The profit opportunity of increased ADG

Posted on June 4, 2013 in Swine Performance
By Nate Brown Over the past several years, pork producers and consultants have increased focus on concepts such as optimum market weight, Full Value Pigs© and other measures that attempt to define the dynamics of optimizing profits based on hog market weight. No matter what model or calculations are used, the process of defining what we will call optimum market weight (OMW) is complex and involves several variables. At the end of the day, what we are trying to do is market as many pigs as possible at the best possible weight to optimize revenues over costs for a given production system. One part of the concept that tends to get undervalued is the cumulative effect of selling pigs that are lighter than the calculated OMW for a single pig going to a certain packer. Often times, producers focus on how many pigs they are selling under the lowest weight of the packer grid that does not discount the base price. For many packers, this weight is around 230 pounds live weight. Determining why pigs are sold at weights less than OMW is an important part of assessing what can be done to reduce the economic impact. If pigs are consistently sold lighter than OMW prior to the barn close-out date, then sorting and marketing strategies need to be analyzed. On the other hand, if the majority of pigs that are sold at lighter than optimum weights are coming from the last few market loads of a group, you need evaluate days on feed and/or ADG (through-put). Adding days on feed (space and time) is a straightforward method to increase the number of pigs that have an opportunity to get closer to the OMW. By adding space to a system, we theoretically give each pig more days to achieve the desired weight. Of course, adding space comes with a host of issues and costs. These need to be evaluated to see if the potential economic benefits outweigh the costs associated with adding space. Increasing ADG The other method that can improve profitability is to increase ADG. By increasing ADG, we will improve the opportunity for more pigs to get closer to the OMW. Like adding space, improving ADG generally comes at a cost. Strategies like feed additives, increased dietary energy and pelleting of diets have all shown potential to increase ADG. By using the metrics of OMW, we can determine if the costs are outweighed by the economic returns of selling more pigs closer to the OMW. By understanding the opportunity costs of selling pigs at various weights and the population distribution of a group, we can put some economics behind the effect of improved ADG. To do this, we will model a wean-to-finish system that has the space to allow 180 days on feed. The current WF ADG is 1.60. The calculated OMW is 300 pounds (live) for this particular packer under the current market conditions ($270 per ton feed and $85 per cwt hog price). To model this effectively, we have to assume the sort was nearly perfect, meaning that pigs were not marketed lighter than the OMW prior to the close-out date. In this example, let’s say 456 of the 1,000-head group are lighter than their OMW at Day 180.  Based on the distribution of weights within the group, the opportunity cost totals about $2,900. Now let’s say we apply a 4-percent improvement in ADG to this group.  If we do, the number of pigs lighter than the OMW is knocked down to 352.  This also drops the opportunity cost to about $1,900.  That equals about $1 per pig with improved ADG. Now that we know this number, we can determine if dietary energy, pelleting or feed additives, or the potential feed efficiency response is worth the investment.  Increased ADG has a potential economic return that is often “hidden” in the noise of typical production and kill-sheet data. By analyzing factors such as OMW, you can more accurately determine the economic returns of management and feeding strategies. Work with your consultant to decide what strategy might work best for your system.   About the author:  Nate Brown is the swine sales manager for Vita Plus and has been with the company for the past 19 years.  He received his bachelor of science from St. John’s University in 1991.  Brown has been involved in the feed industry for 20-plus years.  His area of interest is nutrition and growth and its influence on the profits made for the producer.  Brown is an executive board member for the Minnesota Pork Producers Association, a board member for the Martin County Pork Producers Association, and a Minnesota Pork Congress committee member.  He lives in Minnesota with his wife, Sarah, and his four children: Hank, 21, Ben, 19, Zach, 17, and Gabby, 12.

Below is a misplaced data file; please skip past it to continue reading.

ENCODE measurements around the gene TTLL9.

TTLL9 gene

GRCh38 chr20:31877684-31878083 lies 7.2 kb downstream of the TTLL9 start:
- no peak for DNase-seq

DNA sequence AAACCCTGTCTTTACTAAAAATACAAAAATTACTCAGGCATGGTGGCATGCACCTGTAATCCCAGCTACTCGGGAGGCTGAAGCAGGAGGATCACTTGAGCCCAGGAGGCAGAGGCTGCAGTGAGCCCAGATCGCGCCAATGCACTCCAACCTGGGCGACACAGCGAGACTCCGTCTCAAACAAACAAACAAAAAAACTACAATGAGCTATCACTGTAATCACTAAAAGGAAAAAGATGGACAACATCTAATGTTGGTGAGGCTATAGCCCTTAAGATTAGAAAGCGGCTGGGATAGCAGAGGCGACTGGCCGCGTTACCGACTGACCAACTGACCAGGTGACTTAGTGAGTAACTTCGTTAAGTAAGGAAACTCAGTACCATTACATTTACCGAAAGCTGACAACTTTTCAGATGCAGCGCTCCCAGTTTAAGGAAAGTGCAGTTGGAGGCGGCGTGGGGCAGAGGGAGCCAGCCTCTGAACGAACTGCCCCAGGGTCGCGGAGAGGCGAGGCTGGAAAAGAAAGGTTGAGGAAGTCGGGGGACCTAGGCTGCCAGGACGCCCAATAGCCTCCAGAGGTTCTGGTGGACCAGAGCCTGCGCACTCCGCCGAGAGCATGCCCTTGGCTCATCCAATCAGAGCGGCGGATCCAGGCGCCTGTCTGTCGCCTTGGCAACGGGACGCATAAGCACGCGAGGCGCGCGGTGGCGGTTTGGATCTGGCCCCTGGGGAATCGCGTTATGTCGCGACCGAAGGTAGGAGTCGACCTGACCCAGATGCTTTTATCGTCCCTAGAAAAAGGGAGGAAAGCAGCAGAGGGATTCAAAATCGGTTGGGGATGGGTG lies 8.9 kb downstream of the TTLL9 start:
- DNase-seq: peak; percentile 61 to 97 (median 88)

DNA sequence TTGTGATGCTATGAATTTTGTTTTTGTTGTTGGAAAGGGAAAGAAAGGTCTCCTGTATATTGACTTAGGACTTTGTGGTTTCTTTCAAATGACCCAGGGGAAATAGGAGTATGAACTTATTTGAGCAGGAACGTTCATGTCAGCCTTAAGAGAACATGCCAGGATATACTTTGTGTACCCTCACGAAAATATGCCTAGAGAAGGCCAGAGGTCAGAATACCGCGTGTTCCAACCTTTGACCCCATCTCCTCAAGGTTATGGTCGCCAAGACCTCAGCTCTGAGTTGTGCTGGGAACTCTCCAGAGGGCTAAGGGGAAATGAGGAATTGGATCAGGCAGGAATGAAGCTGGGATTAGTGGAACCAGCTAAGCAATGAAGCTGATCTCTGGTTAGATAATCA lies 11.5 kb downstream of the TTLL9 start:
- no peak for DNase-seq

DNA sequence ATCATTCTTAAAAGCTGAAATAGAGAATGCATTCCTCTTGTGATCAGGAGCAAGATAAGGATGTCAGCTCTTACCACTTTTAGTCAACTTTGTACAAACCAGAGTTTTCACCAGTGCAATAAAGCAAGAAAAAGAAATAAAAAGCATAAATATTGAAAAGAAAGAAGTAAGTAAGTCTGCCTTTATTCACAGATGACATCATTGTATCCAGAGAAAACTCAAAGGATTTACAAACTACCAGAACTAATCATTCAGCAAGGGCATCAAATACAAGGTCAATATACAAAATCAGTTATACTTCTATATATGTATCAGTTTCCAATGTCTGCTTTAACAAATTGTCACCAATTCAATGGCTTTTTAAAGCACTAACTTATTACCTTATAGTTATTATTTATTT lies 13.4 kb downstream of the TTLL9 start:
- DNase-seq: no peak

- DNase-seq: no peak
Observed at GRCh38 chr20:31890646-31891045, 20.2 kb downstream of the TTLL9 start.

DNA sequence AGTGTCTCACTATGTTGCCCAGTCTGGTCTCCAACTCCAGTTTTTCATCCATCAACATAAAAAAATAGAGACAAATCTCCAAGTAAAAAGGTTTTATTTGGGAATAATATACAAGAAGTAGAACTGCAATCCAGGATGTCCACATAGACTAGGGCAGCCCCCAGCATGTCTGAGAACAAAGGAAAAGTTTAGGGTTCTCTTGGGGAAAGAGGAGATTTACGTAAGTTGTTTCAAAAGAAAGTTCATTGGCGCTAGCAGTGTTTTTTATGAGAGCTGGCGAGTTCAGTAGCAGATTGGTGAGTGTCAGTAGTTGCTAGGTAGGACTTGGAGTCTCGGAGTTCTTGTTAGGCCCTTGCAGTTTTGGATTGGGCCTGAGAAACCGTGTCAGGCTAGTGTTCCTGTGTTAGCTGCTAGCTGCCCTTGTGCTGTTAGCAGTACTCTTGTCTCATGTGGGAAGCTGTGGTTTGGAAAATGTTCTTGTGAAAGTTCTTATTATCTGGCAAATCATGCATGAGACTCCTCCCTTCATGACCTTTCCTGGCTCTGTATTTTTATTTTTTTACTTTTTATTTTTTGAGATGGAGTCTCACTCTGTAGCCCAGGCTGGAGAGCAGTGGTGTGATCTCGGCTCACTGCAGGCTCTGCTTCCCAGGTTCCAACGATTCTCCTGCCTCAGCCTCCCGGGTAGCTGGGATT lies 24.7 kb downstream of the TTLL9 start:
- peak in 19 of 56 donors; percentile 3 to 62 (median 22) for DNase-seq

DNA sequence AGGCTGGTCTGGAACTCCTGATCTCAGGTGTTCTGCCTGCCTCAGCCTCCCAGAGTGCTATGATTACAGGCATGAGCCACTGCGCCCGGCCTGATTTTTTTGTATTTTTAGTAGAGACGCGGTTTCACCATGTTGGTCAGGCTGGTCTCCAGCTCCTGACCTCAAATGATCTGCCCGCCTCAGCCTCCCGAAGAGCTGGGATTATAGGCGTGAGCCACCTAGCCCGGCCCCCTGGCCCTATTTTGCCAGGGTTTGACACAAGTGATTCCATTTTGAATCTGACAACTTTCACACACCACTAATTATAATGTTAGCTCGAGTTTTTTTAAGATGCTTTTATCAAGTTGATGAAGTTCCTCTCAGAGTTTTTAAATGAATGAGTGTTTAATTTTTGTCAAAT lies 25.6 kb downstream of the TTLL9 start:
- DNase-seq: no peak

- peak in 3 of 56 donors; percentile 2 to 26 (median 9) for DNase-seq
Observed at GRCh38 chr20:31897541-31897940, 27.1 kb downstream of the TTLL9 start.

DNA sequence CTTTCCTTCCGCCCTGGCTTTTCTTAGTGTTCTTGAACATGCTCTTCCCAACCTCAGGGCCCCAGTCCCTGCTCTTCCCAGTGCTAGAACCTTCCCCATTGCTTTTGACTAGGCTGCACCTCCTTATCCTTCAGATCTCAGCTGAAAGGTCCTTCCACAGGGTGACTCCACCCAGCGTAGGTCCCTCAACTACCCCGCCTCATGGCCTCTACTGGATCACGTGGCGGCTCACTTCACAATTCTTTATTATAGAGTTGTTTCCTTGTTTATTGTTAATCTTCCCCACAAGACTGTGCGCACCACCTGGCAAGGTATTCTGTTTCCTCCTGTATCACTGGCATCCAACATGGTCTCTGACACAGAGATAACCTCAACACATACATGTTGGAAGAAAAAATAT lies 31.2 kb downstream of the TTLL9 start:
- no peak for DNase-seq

Category: Markets and economics
Swine Performance